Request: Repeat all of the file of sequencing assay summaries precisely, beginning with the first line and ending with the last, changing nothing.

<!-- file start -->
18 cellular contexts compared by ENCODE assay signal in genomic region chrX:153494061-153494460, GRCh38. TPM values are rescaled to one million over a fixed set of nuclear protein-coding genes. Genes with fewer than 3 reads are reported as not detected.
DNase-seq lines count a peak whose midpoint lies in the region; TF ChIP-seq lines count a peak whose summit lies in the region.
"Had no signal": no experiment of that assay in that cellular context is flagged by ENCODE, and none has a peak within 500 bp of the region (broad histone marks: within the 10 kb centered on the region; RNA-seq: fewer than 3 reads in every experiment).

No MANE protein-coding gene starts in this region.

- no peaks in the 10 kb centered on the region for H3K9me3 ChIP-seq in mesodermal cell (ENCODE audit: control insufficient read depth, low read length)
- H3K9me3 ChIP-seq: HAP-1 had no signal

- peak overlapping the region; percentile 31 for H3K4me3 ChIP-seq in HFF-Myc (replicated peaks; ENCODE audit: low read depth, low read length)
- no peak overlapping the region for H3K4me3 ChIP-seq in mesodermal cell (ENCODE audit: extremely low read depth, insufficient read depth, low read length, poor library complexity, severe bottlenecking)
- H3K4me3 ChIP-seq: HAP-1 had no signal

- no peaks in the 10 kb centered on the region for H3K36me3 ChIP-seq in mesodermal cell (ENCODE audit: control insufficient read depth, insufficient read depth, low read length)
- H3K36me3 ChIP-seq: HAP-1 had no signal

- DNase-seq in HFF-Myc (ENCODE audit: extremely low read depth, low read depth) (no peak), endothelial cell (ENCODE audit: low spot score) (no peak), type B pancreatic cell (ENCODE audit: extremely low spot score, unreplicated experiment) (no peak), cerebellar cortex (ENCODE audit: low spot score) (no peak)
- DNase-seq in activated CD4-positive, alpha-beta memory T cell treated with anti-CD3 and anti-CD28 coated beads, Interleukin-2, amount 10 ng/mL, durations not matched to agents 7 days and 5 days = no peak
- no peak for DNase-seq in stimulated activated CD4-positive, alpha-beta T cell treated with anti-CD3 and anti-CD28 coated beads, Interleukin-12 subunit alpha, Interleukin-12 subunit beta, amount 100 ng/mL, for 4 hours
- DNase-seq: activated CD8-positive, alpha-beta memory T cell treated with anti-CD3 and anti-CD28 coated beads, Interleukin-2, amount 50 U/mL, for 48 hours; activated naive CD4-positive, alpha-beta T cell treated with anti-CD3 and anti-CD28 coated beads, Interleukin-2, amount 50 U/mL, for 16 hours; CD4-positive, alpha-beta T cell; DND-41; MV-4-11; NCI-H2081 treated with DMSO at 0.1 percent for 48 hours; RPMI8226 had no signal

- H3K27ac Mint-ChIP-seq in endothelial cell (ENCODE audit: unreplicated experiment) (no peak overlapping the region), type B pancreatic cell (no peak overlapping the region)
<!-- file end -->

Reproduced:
18 cellular contexts compared by ENCODE assay signal in genomic region chrX:153494061-153494460, GRCh38. TPM values are rescaled to one million over a fixed set of nuclear protein-coding genes. Genes with fewer than 3 reads are reported as not detected.
DNase-seq lines count a peak whose midpoint lies in the region; TF ChIP-seq lines count a peak whose summit lies in the region.
"Had no signal": no experiment of that assay in that cellular context is flagged by ENCODE, and none has a peak within 500 bp of the region (broad histone marks: within the 10 kb centered on the region; RNA-seq: fewer than 3 reads in every experiment).

No MANE protein-coding gene starts in this region.

- no peaks in the 10 kb centered on the region for H3K9me3 ChIP-seq in mesodermal cell (ENCODE audit: control insufficient read depth, low read length)
- H3K9me3 ChIP-seq: HAP-1 had no signal

- peak overlapping the region; percentile 31 for H3K4me3 ChIP-seq in HFF-Myc (replicated peaks; ENCODE audit: low read depth, low read length)
- no peak overlapping the region for H3K4me3 ChIP-seq in mesodermal cell (ENCODE audit: extremely low read depth, insufficient read depth, low read length, poor library complexity, severe bottlenecking)
- H3K4me3 ChIP-seq: HAP-1 had no signal

- no peaks in the 10 kb centered on the region for H3K36me3 ChIP-seq in mesodermal cell (ENCODE audit: control insufficient read depth, insufficient read depth, low read length)
- H3K36me3 ChIP-seq: HAP-1 had no signal

- DNase-seq in HFF-Myc (ENCODE audit: extremely low read depth, low read depth) (no peak), endothelial cell (ENCODE audit: low spot score) (no peak), type B pancreatic cell (ENCODE audit: extremely low spot score, unreplicated experiment) (no peak), cerebellar cortex (ENCODE audit: low spot score) (no peak)
- DNase-seq in activated CD4-positive, alpha-beta memory T cell treated with anti-CD3 and anti-CD28 coated beads, Interleukin-2, amount 10 ng/mL, durations not matched to agents 7 days and 5 days = no peak
- no peak for DNase-seq in stimulated activated CD4-positive, alpha-beta T cell treated with anti-CD3 and anti-CD28 coated beads, Interleukin-12 subunit alpha, Interleukin-12 subunit beta, amount 100 ng/mL, for 4 hours
- DNase-seq: activated CD8-positive, alpha-beta memory T cell treated with anti-CD3 and anti-CD28 coated beads, Interleukin-2, amount 50 U/mL, for 48 hours; activated naive CD4-positive, alpha-beta T cell treated with anti-CD3 and anti-CD28 coated beads, Interleukin-2, amount 50 U/mL, for 16 hours; CD4-positive, alpha-beta T cell; DND-41; MV-4-11; NCI-H2081 treated with DMSO at 0.1 percent for 48 hours; RPMI8226 had no signal

- H3K27ac Mint-ChIP-seq in endothelial cell (ENCODE audit: unreplicated experiment) (no peak overlapping the region), type B pancreatic cell (no peak overlapping the region)